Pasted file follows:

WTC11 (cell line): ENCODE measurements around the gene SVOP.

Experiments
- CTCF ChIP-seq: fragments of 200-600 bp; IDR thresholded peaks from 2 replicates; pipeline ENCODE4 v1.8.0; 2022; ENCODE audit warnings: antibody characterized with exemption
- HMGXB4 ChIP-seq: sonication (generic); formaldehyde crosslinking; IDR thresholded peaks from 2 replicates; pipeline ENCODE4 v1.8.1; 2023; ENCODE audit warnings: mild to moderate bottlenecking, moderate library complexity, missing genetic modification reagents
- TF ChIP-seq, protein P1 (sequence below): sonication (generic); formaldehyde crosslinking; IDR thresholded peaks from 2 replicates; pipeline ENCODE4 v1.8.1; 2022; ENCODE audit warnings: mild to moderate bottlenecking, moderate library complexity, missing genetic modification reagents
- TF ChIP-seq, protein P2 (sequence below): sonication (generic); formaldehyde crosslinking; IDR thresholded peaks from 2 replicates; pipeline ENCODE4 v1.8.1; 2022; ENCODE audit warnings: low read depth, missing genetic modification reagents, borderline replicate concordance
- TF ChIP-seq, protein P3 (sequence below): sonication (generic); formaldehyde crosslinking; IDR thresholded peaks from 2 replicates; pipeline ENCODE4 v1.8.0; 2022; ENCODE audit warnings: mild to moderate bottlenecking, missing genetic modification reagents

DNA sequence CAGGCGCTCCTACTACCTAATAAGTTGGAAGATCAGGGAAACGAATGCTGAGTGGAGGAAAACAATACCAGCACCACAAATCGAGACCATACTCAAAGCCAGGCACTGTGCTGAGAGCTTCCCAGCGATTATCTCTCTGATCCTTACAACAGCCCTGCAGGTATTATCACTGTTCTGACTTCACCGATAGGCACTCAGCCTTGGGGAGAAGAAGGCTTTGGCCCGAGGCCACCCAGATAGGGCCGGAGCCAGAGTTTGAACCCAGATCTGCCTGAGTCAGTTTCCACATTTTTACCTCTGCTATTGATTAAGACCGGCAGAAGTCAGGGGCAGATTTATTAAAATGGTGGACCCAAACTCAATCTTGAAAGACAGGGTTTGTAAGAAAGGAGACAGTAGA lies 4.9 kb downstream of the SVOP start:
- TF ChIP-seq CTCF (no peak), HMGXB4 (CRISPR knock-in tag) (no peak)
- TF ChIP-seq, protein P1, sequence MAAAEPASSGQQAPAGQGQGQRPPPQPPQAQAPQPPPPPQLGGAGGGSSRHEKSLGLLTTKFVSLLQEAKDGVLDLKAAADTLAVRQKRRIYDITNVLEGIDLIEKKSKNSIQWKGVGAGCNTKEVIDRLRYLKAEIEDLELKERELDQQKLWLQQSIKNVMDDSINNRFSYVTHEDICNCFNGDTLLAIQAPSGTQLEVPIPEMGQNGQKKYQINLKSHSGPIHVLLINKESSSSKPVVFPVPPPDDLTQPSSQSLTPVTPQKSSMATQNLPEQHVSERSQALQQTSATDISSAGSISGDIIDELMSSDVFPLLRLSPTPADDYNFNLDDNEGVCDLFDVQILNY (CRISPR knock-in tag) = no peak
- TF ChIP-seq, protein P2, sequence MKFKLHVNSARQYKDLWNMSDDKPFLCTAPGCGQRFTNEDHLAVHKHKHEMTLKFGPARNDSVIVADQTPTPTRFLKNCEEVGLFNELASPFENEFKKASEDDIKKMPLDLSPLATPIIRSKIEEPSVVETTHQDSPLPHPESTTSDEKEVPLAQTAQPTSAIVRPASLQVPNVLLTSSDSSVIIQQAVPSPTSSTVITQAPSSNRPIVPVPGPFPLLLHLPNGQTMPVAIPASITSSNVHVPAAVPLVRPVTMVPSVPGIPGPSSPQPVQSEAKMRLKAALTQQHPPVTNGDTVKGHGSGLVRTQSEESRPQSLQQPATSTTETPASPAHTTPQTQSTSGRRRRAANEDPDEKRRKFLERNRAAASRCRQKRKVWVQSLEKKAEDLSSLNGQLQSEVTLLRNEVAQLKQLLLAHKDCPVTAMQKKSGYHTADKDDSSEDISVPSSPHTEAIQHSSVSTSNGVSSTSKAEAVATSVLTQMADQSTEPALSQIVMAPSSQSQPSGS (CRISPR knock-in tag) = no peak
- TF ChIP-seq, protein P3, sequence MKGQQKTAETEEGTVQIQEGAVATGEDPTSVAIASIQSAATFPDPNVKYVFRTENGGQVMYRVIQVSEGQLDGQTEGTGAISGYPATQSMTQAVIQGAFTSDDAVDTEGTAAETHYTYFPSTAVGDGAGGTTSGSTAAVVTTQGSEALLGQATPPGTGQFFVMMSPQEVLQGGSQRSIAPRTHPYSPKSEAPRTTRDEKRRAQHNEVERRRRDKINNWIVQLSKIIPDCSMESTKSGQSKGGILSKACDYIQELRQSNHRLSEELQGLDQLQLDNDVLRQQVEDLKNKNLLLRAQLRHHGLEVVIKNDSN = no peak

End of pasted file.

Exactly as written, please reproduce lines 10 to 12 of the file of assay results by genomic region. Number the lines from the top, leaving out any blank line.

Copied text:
- TF ChIP-seq, protein P1, sequence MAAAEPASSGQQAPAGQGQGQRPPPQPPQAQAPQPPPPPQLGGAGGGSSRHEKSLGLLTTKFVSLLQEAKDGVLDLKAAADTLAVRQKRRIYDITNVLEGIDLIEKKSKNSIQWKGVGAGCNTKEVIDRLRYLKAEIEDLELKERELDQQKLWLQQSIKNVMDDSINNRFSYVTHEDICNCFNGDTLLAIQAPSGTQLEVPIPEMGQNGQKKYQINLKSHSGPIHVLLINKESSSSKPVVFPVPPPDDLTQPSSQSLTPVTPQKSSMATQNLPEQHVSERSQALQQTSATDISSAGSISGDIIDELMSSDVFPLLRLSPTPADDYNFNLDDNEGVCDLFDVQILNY (CRISPR knock-in tag) = no peak
- TF ChIP-seq, protein P2, sequence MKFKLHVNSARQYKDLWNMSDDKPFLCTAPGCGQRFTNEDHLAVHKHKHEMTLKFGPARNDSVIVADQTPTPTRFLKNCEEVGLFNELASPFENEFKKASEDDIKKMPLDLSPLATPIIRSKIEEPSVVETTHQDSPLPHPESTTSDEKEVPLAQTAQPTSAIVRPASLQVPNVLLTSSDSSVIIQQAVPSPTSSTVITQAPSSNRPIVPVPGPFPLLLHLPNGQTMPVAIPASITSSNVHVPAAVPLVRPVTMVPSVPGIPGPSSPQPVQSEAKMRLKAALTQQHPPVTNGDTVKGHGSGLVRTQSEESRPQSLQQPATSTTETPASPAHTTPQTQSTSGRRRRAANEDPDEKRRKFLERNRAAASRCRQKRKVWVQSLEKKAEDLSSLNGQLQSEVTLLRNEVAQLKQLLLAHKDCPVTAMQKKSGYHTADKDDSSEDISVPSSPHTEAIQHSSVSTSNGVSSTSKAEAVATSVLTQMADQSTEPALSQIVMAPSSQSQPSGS (CRISPR knock-in tag) = no peak
- TF ChIP-seq, protein P3, sequence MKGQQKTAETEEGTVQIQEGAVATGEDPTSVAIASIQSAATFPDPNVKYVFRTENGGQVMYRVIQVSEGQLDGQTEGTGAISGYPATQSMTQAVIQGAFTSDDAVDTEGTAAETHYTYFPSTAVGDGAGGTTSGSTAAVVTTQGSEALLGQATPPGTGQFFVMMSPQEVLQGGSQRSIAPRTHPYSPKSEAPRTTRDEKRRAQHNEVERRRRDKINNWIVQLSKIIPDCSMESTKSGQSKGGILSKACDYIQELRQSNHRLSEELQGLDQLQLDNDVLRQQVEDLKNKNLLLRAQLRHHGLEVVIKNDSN = no peak